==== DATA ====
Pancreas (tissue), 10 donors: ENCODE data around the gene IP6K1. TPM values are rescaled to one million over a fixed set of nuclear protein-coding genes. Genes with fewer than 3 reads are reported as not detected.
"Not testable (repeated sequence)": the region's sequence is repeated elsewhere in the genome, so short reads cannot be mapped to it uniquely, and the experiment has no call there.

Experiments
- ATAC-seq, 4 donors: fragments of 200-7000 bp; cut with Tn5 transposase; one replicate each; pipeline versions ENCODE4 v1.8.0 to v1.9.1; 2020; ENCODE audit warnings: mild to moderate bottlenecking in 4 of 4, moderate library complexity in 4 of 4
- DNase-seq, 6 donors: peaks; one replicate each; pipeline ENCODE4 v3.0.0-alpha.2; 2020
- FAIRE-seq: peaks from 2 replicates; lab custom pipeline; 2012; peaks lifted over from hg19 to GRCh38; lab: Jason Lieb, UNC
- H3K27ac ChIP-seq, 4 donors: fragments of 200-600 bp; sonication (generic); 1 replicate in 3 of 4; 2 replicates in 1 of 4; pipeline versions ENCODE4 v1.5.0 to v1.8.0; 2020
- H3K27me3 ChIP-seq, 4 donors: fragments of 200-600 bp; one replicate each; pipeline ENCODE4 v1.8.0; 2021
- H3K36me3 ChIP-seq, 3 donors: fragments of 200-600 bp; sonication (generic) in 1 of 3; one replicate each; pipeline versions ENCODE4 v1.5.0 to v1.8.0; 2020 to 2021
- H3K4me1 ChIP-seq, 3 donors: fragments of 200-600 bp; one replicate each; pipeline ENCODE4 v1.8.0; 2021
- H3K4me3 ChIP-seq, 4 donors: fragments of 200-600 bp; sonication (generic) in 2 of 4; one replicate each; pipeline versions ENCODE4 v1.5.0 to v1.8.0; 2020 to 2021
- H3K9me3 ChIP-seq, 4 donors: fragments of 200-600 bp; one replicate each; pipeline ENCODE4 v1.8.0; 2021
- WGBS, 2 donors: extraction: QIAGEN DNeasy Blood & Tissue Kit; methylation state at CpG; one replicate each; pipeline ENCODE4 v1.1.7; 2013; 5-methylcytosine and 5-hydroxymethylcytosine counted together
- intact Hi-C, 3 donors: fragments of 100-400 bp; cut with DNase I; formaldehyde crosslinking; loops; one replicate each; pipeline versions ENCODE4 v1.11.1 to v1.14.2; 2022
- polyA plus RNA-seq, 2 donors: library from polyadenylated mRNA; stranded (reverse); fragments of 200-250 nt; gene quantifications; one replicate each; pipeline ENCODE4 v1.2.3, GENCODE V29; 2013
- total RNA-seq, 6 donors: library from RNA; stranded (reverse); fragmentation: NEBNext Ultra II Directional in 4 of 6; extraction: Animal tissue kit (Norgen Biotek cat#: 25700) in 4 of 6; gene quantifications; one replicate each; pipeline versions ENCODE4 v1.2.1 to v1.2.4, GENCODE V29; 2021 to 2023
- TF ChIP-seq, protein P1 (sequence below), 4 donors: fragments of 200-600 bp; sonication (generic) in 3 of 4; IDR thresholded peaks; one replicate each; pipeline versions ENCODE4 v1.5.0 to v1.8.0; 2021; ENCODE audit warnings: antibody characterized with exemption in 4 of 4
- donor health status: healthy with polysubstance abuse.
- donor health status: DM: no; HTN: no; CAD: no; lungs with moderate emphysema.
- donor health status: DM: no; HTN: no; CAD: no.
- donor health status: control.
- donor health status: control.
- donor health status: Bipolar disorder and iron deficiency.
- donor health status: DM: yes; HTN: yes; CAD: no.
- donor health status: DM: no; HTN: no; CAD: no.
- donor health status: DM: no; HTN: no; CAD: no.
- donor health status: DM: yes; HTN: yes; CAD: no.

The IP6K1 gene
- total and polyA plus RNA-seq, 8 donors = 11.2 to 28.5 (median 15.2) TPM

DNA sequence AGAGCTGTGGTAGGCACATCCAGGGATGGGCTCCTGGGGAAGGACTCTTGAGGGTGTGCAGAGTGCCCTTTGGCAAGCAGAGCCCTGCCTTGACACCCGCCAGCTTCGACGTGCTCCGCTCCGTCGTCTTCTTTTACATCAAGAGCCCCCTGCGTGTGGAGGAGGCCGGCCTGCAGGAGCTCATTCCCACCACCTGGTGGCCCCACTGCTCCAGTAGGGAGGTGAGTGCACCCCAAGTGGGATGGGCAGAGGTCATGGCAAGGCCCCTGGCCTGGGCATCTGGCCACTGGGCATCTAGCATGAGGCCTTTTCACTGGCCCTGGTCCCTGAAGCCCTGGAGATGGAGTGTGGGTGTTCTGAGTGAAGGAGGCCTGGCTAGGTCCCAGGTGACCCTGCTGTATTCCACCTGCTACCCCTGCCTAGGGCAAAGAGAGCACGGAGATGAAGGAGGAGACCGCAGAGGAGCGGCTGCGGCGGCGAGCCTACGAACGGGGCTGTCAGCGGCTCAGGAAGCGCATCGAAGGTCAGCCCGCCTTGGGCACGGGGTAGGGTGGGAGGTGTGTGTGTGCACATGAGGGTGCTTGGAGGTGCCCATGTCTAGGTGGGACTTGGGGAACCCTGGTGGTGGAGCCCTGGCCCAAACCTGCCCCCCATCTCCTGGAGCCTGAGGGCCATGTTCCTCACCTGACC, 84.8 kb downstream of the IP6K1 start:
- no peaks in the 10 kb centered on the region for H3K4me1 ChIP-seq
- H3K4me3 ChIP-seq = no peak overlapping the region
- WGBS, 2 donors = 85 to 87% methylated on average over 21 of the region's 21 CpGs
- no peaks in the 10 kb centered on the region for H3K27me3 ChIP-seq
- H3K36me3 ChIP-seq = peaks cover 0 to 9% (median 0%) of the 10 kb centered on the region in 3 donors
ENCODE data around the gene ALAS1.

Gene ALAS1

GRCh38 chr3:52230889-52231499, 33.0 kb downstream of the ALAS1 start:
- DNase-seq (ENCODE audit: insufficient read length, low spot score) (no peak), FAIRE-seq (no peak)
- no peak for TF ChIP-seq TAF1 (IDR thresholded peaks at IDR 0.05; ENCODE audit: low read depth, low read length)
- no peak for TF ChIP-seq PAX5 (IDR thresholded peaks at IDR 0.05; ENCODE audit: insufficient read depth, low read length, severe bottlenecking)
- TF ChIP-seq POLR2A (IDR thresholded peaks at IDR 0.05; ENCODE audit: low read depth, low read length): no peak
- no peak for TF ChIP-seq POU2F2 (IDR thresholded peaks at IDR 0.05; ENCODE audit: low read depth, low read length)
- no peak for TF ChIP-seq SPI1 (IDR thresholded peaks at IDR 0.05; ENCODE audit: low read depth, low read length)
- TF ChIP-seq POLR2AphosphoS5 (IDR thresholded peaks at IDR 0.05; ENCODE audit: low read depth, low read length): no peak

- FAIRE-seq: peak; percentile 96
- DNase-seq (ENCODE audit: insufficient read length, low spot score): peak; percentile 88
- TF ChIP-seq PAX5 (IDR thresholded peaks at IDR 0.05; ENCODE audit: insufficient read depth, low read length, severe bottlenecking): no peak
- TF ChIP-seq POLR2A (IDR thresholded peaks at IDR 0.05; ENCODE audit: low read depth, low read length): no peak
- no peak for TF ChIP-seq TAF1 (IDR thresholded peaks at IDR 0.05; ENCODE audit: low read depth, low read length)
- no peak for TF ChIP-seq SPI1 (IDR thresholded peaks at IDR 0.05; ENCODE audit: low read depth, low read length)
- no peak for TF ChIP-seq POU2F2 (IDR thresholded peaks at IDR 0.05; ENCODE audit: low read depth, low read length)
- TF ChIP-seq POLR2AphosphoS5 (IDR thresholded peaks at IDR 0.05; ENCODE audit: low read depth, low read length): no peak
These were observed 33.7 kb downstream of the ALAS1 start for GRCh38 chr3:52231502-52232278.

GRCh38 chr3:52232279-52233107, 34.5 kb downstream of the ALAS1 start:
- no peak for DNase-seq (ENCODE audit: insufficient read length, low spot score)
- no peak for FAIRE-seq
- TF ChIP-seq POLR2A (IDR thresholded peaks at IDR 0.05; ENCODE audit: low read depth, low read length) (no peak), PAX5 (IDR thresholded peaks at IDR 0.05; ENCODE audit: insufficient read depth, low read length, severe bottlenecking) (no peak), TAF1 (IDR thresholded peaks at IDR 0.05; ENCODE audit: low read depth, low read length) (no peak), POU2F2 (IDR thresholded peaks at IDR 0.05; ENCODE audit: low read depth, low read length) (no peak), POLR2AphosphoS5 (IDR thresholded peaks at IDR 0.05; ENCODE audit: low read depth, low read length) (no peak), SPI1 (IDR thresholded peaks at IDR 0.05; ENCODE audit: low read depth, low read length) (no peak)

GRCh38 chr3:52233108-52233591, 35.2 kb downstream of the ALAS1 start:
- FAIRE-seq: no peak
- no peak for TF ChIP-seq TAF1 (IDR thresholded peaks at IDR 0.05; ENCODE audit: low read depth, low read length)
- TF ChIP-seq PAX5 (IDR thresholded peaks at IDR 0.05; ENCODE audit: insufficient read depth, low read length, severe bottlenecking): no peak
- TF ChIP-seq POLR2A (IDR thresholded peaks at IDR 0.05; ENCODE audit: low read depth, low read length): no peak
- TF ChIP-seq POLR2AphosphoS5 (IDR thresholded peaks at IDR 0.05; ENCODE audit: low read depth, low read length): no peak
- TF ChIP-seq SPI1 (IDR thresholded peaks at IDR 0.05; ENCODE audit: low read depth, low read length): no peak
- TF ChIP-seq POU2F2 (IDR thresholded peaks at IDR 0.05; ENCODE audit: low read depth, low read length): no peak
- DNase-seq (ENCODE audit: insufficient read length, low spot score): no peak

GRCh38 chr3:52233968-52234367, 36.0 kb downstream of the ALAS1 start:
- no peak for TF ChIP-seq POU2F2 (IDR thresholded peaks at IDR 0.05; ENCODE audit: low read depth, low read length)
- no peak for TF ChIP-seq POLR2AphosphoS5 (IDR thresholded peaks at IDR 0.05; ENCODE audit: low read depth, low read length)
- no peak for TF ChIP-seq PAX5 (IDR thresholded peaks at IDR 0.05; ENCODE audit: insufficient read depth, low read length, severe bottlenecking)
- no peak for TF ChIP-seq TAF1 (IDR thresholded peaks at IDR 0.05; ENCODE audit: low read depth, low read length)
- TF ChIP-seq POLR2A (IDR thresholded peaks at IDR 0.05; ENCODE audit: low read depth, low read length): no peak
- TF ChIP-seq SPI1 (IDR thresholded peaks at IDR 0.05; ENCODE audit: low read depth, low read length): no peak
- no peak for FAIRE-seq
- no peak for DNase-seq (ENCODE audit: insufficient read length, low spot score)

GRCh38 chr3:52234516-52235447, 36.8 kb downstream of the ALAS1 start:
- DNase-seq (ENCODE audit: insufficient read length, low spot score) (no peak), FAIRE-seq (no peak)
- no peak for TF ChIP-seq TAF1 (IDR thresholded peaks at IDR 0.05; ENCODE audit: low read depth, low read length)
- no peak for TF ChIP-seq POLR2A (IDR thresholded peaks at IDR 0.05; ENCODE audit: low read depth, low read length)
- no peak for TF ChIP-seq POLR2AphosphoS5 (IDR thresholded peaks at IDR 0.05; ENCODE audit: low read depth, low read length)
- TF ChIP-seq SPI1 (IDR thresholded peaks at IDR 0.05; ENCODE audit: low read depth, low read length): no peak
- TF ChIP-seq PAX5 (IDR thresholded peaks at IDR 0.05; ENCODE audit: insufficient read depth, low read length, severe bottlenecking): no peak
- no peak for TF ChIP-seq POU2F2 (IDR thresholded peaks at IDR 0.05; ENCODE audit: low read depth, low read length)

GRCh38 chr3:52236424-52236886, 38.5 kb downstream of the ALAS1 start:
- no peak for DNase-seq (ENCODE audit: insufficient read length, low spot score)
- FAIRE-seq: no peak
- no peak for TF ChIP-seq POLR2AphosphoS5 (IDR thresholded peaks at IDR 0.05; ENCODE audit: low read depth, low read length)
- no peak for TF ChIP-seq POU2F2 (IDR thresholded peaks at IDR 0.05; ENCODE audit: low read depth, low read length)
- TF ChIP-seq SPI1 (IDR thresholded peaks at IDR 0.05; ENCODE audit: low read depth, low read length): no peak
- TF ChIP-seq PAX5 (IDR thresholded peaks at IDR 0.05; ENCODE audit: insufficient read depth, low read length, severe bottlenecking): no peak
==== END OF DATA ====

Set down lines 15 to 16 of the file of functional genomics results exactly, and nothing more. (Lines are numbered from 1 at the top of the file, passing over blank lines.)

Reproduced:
- polyA plus RNA-seq, 2 donors: library from polyadenylated mRNA; stranded (reverse); fragments of 200-250 nt; gene quantifications; one replicate each; pipeline ENCODE4 v1.2.3, GENCODE V29; 2013
- total RNA-seq, 6 donors: library from RNA; stranded (reverse); fragmentation: NEBNext Ultra II Directional in 4 of 6; extraction: Animal tissue kit (Norgen Biotek cat#: 25700) in 4 of 6; gene quantifications; one replicate each; pipeline versions ENCODE4 v1.2.1 to v1.2.4, GENCODE V29; 2021 to 2023